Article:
February is black history month, a time to celebrate the history of African Americans. February was chosen because coincides with the birthdays of two men who fought for their freedom Frederick Douglass and Abraham Lincoln.
“Lincoln,” a film up for Best Picture, retells the story of how President Abraham Lincoln used his executive authority to pass the emancipation proclamation and eventually the 13th Amendment making slavery illegal.
Years later, in 1909, the National Association for the Advancement of Colored People was created to continue to fight for social justice for all Americans.
Sunday people of all races gathered at the United Methodist church to celebrate black history and hear from the President of Salt Lake's NAACP.
Jeanetta Williams said, "That's how the NAACP was founded. It was founded by a group of black and white citizens."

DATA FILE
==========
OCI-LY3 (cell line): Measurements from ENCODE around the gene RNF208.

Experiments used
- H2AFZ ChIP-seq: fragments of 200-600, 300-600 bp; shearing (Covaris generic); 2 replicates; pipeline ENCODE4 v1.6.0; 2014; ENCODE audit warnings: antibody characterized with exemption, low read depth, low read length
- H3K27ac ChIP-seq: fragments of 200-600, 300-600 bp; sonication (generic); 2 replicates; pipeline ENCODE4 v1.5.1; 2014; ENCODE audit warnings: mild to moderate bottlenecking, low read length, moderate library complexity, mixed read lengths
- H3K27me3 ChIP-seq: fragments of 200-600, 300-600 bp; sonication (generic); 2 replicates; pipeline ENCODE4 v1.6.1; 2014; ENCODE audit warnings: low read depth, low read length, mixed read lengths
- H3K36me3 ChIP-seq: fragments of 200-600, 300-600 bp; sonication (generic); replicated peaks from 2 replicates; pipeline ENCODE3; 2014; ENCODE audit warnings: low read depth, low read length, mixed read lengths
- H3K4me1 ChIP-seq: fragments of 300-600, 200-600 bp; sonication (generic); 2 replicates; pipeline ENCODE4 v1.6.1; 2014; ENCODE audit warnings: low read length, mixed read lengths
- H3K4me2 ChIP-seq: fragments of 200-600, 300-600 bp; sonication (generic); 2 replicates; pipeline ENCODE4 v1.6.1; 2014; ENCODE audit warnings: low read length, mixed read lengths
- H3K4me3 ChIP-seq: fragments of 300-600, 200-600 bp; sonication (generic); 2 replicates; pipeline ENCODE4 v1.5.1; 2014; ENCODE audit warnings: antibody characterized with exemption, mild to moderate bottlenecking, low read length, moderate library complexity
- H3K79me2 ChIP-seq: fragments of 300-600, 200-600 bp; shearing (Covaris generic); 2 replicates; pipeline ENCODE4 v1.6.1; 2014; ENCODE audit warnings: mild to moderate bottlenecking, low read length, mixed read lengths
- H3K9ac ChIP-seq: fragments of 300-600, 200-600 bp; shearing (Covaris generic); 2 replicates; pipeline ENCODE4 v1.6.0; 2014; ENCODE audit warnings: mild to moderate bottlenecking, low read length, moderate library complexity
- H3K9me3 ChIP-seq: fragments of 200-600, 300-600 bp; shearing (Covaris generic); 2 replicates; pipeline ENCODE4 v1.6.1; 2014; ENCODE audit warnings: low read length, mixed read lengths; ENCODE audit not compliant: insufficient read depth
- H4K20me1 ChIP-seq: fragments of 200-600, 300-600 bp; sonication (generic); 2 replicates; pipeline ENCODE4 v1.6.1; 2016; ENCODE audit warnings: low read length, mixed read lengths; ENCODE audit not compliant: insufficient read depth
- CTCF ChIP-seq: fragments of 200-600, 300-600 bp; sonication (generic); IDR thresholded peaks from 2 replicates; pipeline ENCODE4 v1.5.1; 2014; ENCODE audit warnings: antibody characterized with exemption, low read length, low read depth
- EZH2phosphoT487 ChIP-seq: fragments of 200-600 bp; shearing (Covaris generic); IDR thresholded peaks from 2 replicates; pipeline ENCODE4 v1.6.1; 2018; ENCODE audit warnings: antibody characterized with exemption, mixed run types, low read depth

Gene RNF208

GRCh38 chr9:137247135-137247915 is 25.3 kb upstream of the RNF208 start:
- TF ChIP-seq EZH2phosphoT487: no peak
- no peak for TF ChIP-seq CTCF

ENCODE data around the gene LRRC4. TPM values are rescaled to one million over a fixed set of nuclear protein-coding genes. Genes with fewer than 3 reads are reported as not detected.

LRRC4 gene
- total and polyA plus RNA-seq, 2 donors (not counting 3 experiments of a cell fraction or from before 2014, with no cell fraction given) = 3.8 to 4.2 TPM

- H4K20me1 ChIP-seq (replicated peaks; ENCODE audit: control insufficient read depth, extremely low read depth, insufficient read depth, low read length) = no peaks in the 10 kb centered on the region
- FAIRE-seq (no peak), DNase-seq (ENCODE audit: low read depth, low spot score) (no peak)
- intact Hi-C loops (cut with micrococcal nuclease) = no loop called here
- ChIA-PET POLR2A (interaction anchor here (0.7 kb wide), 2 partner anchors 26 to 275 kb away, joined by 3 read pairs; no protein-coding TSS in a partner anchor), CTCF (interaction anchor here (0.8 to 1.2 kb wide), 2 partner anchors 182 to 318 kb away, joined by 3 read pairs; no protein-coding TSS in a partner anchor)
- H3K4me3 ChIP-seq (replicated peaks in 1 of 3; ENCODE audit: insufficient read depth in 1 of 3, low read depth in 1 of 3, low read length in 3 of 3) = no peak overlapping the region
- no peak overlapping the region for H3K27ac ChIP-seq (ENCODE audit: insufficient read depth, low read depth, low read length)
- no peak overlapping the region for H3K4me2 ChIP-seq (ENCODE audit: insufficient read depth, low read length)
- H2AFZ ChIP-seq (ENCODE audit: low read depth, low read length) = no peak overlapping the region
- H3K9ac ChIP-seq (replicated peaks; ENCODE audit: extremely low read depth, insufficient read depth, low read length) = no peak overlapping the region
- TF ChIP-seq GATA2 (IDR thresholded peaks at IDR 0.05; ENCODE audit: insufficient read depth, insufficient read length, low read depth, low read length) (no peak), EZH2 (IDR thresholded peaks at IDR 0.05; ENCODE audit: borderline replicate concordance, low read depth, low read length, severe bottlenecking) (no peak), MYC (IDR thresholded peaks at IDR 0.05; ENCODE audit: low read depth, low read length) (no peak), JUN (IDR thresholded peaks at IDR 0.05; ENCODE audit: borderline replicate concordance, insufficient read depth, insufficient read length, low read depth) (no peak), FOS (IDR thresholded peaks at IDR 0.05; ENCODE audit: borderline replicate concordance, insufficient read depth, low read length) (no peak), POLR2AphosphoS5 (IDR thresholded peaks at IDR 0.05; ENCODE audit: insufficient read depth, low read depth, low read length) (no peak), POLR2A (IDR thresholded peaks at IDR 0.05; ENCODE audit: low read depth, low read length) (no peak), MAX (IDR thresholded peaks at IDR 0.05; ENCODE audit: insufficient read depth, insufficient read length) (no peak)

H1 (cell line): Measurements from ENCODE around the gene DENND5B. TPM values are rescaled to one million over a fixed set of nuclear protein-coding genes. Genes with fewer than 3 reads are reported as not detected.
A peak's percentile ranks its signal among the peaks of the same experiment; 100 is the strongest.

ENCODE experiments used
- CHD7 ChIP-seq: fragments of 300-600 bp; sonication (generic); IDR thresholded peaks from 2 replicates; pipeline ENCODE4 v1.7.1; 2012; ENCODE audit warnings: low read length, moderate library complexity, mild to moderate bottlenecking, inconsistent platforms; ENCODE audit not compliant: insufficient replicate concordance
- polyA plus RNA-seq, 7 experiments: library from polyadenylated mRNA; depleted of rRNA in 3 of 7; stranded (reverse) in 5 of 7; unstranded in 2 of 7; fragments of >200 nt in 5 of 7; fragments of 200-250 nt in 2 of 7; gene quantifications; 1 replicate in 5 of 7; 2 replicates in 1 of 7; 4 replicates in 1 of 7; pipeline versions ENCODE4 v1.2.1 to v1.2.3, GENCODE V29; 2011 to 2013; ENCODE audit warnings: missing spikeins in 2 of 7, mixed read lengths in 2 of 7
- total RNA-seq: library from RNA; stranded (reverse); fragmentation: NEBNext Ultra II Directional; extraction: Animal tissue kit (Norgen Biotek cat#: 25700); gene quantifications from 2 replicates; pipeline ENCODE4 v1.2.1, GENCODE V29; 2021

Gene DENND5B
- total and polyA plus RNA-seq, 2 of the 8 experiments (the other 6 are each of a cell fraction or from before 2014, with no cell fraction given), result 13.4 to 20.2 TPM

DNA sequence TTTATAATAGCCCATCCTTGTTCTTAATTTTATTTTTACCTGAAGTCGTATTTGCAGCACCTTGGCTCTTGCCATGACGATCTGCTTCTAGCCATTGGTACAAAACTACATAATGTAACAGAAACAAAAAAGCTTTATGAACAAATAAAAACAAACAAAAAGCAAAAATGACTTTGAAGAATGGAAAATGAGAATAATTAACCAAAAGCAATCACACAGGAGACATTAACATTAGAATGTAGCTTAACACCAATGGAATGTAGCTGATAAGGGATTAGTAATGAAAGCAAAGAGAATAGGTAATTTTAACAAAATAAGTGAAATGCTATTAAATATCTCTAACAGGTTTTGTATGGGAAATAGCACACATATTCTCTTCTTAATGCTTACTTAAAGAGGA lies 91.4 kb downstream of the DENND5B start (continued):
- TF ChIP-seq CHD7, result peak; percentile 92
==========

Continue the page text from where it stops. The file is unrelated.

Williams spoke to the congregation about the history of African Americans and the progress they've made over the last 100 years.
"It gives us an opportunity to reflect on all accomplishments that we've made throughout history,” said Williams.” Progress wasn't just made by the African Americans it was made because we had the help of all different diverse groups."
Williams says movies like "Lincoln" and "Django Unchained,” both up for best picture, remind young and old the history behind the accomplishments and a reminder about the need to continue fighting for equal rights.